• You have diabetes. You also have lots of questions.

• Table of contents

It's time to begin learning about diabetes and how you can live with it. You're going back to school. This time you won't be studying math, science, history, or Latin, though you will learn something about each of these as they relate to diabetes. You'll be studying diabetes-what causes it, how you can adapt your life style to it, and how to care for yourself, now that you have it. And you'll be studying life, your life with diabetes.

This handbook is your basic text. It holds the answers to many of your questions, and it's filled with advice to help you manage your diabetes and still do almost everything you did before. Well-meaning people may offer stories, opinions, and advice that could be confusing. Get the facts from your health care-providers and Professor B. Professor B is your instructor for this course. He's shaped like the pancreas, and he wears the letter B to remind you about the beta cells in the pancreas, where insulin is produced in people who do not have diabetes. In people with diabetes, the beta cells either malfunction, or they are destroyed.

Here's a sample of what you'll find in this handbook:

• Chapter 1 (What is Diabetes?) contains diabetes definitions, causes, and history, as well as an overview of insulin, the pancreas, and kidney functioning.

• Chapter 2 (Coping with Diabetes) offers practical advice for accepting your diabetes emotionally and living with it day to day. Plus Your Guide to Better Diabetes Care.

• Chapter 3 (Insulin Dependent Diabetes Mellitus) is a description of Type I diabetes. If you've been diagnosed with this types of diabetes, you'll want to pay special attention to this chapter.

• Chapter 4 (Non-insulin Dependent Diabetes Mellitus) is a description of Type II diabetes. If you've been diagnosed with this type of diabetes, you'll want to pay special attention to this chapter.

• Chapter 5 (Monitoring) explains how you can keep track of your blood sugar level to help control

Diabetes Handbook Introduction your diabetes. It's important that you read this chapter no matter which kind of diabetes you have.

• Chapter 6 (Diet) contains information everyone with diabetes needs on a vital component of diabetes control. You'll learn how you can plan meals at home or when dining at a restaurant or a friend's home.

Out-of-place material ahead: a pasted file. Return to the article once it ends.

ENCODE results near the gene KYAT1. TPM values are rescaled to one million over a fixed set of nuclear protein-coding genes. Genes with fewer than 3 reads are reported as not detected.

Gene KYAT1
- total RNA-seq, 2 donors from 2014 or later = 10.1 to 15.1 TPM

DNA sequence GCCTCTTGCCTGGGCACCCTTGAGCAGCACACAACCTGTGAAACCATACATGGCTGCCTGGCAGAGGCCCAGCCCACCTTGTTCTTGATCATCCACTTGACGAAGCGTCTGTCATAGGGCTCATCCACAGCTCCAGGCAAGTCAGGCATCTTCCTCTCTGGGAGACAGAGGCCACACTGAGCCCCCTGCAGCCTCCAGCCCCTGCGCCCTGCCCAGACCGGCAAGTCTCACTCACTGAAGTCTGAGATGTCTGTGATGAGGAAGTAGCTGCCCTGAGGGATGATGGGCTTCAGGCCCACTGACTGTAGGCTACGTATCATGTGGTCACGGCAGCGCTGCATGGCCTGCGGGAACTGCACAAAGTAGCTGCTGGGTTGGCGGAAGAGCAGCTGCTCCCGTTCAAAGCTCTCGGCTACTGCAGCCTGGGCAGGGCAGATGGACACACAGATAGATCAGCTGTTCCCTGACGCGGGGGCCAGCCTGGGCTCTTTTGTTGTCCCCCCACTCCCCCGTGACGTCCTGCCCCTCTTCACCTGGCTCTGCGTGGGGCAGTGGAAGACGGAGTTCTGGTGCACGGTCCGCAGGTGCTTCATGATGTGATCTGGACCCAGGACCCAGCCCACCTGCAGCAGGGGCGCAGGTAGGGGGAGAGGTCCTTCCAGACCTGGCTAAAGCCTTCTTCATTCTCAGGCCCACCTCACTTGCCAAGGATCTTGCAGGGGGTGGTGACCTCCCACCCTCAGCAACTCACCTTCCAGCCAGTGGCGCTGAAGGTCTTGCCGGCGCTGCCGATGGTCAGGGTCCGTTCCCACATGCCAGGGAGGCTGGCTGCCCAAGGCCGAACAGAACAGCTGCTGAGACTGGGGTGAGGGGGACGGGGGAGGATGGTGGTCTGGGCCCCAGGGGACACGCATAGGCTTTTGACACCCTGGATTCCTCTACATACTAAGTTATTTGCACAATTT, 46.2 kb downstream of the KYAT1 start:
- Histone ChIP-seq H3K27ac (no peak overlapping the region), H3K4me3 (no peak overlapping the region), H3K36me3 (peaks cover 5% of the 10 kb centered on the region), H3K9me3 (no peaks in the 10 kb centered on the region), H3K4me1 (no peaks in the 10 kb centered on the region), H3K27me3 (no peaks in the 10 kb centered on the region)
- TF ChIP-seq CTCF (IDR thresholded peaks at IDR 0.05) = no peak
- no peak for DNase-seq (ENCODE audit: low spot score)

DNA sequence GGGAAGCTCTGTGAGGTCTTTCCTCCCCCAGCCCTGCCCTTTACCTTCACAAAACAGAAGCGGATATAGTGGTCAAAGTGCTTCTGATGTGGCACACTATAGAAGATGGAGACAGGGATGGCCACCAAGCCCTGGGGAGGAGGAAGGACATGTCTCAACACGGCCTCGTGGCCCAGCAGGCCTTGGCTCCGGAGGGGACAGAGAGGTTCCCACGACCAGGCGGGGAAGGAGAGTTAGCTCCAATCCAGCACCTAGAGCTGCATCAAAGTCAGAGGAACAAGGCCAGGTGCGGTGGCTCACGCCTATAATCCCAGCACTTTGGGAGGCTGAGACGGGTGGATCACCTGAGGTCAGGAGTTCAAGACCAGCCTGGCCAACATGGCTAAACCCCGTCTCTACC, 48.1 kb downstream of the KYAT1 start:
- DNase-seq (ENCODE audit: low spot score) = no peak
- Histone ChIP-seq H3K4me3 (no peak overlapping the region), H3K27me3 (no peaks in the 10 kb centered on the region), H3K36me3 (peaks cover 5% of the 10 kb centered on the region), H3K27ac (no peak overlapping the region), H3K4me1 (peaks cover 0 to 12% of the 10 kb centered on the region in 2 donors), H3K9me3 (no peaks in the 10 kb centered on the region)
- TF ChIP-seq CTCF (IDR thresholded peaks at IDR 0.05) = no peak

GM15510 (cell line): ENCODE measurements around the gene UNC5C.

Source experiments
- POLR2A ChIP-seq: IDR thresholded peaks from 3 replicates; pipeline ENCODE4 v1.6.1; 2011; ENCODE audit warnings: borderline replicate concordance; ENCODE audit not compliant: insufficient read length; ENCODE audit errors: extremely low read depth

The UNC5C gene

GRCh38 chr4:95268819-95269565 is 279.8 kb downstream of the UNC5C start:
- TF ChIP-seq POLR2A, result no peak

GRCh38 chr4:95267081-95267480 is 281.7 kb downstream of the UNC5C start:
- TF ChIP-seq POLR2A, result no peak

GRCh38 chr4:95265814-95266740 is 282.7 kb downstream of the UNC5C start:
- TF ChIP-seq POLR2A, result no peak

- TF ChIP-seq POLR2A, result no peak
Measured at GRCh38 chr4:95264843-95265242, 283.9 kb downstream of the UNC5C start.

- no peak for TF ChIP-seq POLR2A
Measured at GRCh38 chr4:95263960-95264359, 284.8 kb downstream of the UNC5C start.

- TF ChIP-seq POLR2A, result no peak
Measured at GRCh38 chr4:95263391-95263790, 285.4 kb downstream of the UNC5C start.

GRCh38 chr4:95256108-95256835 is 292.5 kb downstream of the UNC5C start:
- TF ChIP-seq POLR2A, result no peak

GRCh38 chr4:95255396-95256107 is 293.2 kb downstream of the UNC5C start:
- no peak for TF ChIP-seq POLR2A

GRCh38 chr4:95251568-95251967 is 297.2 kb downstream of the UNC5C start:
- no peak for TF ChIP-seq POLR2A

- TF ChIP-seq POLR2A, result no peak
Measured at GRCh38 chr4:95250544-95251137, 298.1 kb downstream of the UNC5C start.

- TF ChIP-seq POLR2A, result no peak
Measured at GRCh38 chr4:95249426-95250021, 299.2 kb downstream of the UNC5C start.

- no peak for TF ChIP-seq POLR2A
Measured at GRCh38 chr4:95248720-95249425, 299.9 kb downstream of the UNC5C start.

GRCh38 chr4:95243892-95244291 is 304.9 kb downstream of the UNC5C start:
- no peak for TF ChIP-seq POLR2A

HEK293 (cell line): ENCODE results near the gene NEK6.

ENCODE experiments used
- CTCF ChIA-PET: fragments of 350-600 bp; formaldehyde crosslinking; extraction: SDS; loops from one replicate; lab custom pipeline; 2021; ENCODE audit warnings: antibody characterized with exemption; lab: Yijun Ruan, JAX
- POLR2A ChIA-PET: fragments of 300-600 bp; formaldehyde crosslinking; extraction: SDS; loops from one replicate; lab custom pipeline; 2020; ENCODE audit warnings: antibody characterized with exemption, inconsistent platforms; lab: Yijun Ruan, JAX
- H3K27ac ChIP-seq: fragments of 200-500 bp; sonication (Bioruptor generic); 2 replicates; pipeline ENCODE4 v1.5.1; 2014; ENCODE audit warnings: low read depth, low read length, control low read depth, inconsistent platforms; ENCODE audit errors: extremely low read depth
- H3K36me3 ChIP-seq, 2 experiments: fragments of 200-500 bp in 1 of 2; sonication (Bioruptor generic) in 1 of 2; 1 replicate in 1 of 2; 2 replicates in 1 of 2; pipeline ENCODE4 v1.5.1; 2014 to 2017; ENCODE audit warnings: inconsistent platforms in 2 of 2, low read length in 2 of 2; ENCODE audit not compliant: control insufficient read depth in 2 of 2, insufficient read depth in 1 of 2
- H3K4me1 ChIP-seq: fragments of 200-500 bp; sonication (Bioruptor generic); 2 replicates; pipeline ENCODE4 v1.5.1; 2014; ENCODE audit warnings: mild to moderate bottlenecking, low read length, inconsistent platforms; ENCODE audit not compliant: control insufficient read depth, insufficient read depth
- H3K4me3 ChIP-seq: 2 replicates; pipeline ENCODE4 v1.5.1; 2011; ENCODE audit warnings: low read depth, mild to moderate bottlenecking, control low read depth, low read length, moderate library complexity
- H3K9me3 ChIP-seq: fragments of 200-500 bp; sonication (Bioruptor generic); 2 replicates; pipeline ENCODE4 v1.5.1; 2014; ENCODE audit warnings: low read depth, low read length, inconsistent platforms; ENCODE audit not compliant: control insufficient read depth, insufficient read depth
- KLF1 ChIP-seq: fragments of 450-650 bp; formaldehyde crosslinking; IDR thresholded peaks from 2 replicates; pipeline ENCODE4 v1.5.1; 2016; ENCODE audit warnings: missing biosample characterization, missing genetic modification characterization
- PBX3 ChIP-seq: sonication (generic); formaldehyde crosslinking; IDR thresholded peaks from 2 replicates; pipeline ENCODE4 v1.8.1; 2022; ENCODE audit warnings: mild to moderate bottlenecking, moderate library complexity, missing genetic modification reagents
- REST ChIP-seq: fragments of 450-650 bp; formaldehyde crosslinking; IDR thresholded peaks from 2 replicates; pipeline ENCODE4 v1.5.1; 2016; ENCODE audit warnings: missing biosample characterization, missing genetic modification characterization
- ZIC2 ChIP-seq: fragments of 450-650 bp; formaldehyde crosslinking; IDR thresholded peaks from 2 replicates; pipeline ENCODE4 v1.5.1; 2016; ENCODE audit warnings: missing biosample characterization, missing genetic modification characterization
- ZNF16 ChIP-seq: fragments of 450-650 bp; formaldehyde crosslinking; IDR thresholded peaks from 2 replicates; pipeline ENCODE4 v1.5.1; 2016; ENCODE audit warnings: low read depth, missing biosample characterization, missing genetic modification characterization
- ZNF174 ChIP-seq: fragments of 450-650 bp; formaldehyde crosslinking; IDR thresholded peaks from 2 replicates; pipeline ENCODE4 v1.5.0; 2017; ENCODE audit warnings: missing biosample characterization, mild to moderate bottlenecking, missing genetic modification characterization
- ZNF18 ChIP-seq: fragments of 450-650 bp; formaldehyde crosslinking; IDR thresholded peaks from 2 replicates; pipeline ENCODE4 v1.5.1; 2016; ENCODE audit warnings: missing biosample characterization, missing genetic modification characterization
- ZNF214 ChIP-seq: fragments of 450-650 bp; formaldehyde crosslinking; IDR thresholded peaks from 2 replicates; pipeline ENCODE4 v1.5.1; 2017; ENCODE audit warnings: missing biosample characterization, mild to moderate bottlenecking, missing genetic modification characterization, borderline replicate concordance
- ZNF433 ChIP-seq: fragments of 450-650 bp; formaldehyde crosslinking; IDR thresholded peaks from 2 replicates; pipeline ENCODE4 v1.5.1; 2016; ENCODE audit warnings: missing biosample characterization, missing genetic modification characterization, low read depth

• Chapter 7 (Exercise) contains advice on exercise programs for people with diabetes. Whether you have Type I or Type II diabetes, exercise can help keep you healthy.

• Chapter 8 (Insulin) teaches you about types of insulin, how to buy and store insulin, how to inject insulin, and how to avoid and treat insulin reactions. If you're not injecting insulin, you can skip this chapter.

• Chapter 9 (Oral Medications) contains information for people who take oral diabetes pills. If you do not take oral diabetes pills, you can skip this chapter.

• Chapter 10 (Sick Day Management) is a guide to diabetes control during illness. Read this chapter carefully so that you know how to cope with illness before you get sick.

• Chapter 11 (Skin and Foot Care) lists easy things you can do to avoid some of the most common problems people with diabetes experience.

• Chapter 12 (Complications) describes complications associated with diabetes and offers advice on how you can avoid them.

• Chapter 13 (Diabetes and the Family) presents information and advice for families coping with diabetes. Part I of this chapter explains the special concerns of pregnant women with diabetes. Part II offers advice to parents of children with diabetes.

• Chapter 14 (Traveling) offers tips that help ensure safe, healthy trips for people with diabetes.

• Chapter 15 (Research) highlights current research activities into the causes and prevention of and potential treatments for diabetes.

• The Glossary defines many of the medical terms that persons with diabetes need to know.

The chapters are constructed to help you learn about your diabetes now, and also to make information available when you need it. Some of the chapters end with a series of questions and answers that may help clear up confusion about information in the chapter. Several chapters lists products for people with diabetes or refer to other publications on diabetes. Your health-care provider can advise you on products and help you locate publications. Finally, there is a glossary of diabetes-related terms at the end of the handbook. The glossary is a useful resource while you are learning about diabetes.

Read this handbook carefully. Take notes if it helps you learn. Be sure to write down questions that come up as you are reading, and go over them with your diabetes educator. The more you know about your diabetes, the better control you will achieve. Better control means good health and a long life.

¿^Remember that the care of diabetes is a team effort involving you, your physician, and the diabetes education staff where you receive your medical care. This handbook cannot-and was not meant to-replace this team effort.

This handbook embodies the approach of the diabetes care team at the University of Massachusetts Medical Center. Different diabetes care teams may approach some aspects of diabetes care in ways that differ from those in this handbook. While most teams are in close agreement regarding the GENERAL PRINCIPLES of diabetes care, they may differ in the DETAILS. There can be more that one "right" way to approach a specific issue in diabetes management.

Always remain in touch with your diabetes care team, and bring any questions you may have about the materials in this handbook to their attention!

Copyright 1995, 1996, 1997, 1998 Ruth E. Lundstrom, R.N., John P. Mordes, M.D., Aldo A. Rossini,

M.D. All rights reserved.

Feedback: Dr. Aldo Rossini

This page was last revised on January 1, 1998.

Diabetes Handbook: What is Diabetes?

The Healing Handbook for Persons with Diabetes

0 0

Post a comment